59. The annuity calculation is a key part underlying the estimates of government consumption for most PIH rules presented in the paper.29 The annuity refers to an implied stream of payments over a specified period of time which can be finite or infinite (proxying for very long time periods). The annuity is used to transform a projected stream of oil revenues into a hypothetical government consumption annuity with the same present value. Therefore, the calculation is done in three steps (i) calculate present value of the oil revenue stream under the assumption of a certain interest rate for each year; (ii) set the total present value of oil revenue equal to the total present value of the hypothetical government consumption annuity; and (iii) express the government consumption annuity relative to a certain denominator.30Figure 5 illustrates the case of a government consumption annuity which is constant as a which is constant as a share of non oil GDP.

Figure 5.Oil Revenue, Annuity, and Asset Accumulation

(Constant Government Consumption Annuity as a Share of Non Oil GDP)

60. The main oil sector and macroeconomic assumptions that entered the baseline calculation of NOPDs are broadly consistent with the baseline scenario of the staff report and DSA (Table 1).31

Table 1.Main Macroeconomic, Oil Sector, and Habit Persistence Parameter Assumptions
2009–2012

Average
2013–2016

Average
2017–2020

Average
2021–2045

Average
2046–2070

Average
Oil Sector Assumptions
Reference oil price (dollars per barrel) 1/66.379.686.6101.4--
Oil Production (millions of barrels) 1/45.035.420.312.0--
Tax take (net oil revenues as a share of oil sales valued at the Doba after well price) 1/35363636--
Macroeconomic Variables
Real Non Oil GDP growth (in percent)4.74.44.13.23.0
Real Interest Rate (in percent)4.04.04.04.04.0
Non oil revenues (in percent of non oil GDP)10.011.112.216.417.5
Other Parameters
Habit persistence coefficient assumption for the estimation using the Carcillo et al. (2007) model0.60.60.60.60.6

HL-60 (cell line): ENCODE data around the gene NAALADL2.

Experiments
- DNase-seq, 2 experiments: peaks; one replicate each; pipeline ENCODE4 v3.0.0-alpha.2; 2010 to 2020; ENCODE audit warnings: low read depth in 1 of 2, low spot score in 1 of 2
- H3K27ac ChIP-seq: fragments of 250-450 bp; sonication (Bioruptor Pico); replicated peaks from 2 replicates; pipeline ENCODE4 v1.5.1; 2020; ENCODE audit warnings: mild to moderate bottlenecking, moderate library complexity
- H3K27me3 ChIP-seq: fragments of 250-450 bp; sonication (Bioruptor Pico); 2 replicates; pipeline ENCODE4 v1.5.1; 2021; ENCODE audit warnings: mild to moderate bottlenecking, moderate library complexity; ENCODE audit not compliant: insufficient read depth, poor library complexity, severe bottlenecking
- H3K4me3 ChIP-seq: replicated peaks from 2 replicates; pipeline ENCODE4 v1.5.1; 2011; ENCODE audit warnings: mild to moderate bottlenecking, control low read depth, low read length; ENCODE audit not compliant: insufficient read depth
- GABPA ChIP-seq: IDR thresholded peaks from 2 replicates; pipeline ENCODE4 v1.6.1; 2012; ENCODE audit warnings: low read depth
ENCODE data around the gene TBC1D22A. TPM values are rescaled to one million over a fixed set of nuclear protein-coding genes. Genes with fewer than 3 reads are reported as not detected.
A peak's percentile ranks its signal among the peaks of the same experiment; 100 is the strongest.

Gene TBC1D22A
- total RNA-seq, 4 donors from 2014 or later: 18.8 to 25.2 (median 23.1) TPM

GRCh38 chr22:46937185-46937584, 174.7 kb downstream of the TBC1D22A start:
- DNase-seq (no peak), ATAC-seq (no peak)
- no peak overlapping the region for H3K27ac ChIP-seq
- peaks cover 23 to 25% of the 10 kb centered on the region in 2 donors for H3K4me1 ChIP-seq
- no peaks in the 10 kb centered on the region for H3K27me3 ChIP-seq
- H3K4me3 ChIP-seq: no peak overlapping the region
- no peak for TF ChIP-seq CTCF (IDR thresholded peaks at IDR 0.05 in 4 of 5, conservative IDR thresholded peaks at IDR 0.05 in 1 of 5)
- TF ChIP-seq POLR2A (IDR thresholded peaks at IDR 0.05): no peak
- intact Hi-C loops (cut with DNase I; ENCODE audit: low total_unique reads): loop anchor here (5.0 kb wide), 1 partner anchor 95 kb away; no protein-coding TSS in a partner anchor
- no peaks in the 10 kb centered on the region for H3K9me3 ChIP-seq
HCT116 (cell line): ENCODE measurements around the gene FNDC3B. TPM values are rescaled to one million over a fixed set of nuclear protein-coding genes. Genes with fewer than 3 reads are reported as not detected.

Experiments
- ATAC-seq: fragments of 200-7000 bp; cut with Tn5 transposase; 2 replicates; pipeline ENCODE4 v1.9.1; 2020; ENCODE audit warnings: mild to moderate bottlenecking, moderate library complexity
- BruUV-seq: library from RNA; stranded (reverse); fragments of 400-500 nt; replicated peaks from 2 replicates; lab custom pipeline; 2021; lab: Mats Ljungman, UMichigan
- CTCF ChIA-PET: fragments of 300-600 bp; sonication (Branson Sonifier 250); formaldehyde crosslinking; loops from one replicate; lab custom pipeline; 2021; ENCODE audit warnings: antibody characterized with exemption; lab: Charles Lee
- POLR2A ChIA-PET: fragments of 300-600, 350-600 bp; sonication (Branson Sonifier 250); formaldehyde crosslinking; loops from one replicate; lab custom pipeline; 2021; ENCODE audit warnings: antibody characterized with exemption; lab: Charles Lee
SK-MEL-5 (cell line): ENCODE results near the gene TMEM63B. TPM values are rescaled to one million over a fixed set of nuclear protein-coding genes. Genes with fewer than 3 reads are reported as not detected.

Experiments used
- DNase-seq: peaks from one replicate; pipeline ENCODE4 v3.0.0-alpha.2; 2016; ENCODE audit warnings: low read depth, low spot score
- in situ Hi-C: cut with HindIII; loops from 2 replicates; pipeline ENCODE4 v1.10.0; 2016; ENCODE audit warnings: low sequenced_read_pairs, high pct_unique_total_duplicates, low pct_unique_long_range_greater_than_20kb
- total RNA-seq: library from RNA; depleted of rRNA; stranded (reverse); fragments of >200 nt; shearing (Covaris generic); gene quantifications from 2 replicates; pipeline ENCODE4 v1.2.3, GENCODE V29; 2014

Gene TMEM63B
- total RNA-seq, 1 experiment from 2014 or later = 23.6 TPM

Source: Fund Staff Estimates

2021-2045 shows only the average until 2032, the expected last year of production.

Source: Fund Staff Estimates

2021-2045 shows only the average until 2032, the expected last year of production.

61. Results suggest that Chad’s current NOPD levels exceed sustainable levels by a large margin (Table 2). The results in the table below suggests that for all the approaches estimated the long run sustainable NOPD ranges from a small surplus to low single digit deficits.32 The results for the PIH approach derived rules also illustrate the cost of gradualism in fiscal adjustment, since following a more gradual approach results in a lower sustainable long run NOPD. The key result is that irrespective of the approach, these NOPD levels are far smaller than Chad’s expected NOPD in 2008, which is projected to be about 28 percent of non-oil GDP.

Table 2.Average Levels of Non-Oil Primary Deficits Under Different Approaches
2009–20122013–20162017–20202021–20452046–2070
Bird in Hand−1.4−4.4−5.1−2.80.0
Balanced Budget−10.1−8.5−3.7−0.10.9
PIH: Villafuerte, Leigh and Carcillo (2007) (infinite horizon)−13.1−8.9−6.5−1.00.4
PIH: Constant government consumption annuity as a share of non oil GDP (finite horizon)−1.1−2.3−2.6−2.6−2.6
Source: Fund Staff Estimates.
Source: Fund Staff Estimates.

62. The results are robust to sensitivity analysis on the parameters of the models including on oil revenues (Table 3). For all the sensitivity tests on the parameters, results imply that the long term NOPDs would remain in the low single digits.33 In particular, larger percentage term deviations from the baseline are considered for oil prices and production. This is to illustrate that even if oil prices or production were significantly more favorable than assumed in the baseline (for example due new production or significantly more favorable oil prices), given the current relatively low levels of oil production, long-term NOPDs would remain in the low single digits.

Table 3:Sensitivity Analysis of NOPD Estimates
2009-2012

Average
2013-2016

Average
2017-2020

Average
2021-204

Average
2046-2070

Average
2009-2012

Average
2013-2016

Average
2017-2020

Average
2021-2045

Average
2046-2070

Average
Bird in Hand (1)Balanced Budget (2)
Baseline Parameters−1.4−4.4−5.1−2.80.0−10.1−8.5−3.7−0.10.9
Sensitivity Tests
Oil Reference Price
Higher Oil prices (30 percent higher each year than baseline starting in 2009)−2.3−7.1−8.3−5.0−0.6−19.9−14.8−6.7−0.70.9
Lower Oil prices (30 percent lower each year than baseline starting in 2009)−0.4−1.6−1.7−0.50.6−0.4−1.6−0.20.60.9
Oil Production
Higher Oil Production (30 percent higher each year than baseline starting in 2009)−2.0−6.4−7.5−4.5−0.4−16.9−13.7−6.1−0.60.9
Lower Oil Produciton (30 percent lower each year than baseline starting in 2009)−0.8−2.4−2.6−1.20.4−3.4−3.3−1.20.40.9
Tax Take
Higher Tax Take (10 percent higher each year than baseline starting 2014)−1.4−4.5−5.3−3.0−0.1−10.1−9.2−4.1−0.20.9
Lower Tax Take (10 percent lower each year than baseline starting 2014)−1.4−4.4−4.9−2.60.0−10.1−7.8−3.20.00.9
Non oil Revenues
Higher Non Oil Revenues (10 percent higher each year than baseline starting 2009)−1.4−4.4−5.1−2.80.0−10.1−8.5−3.7−0.10.9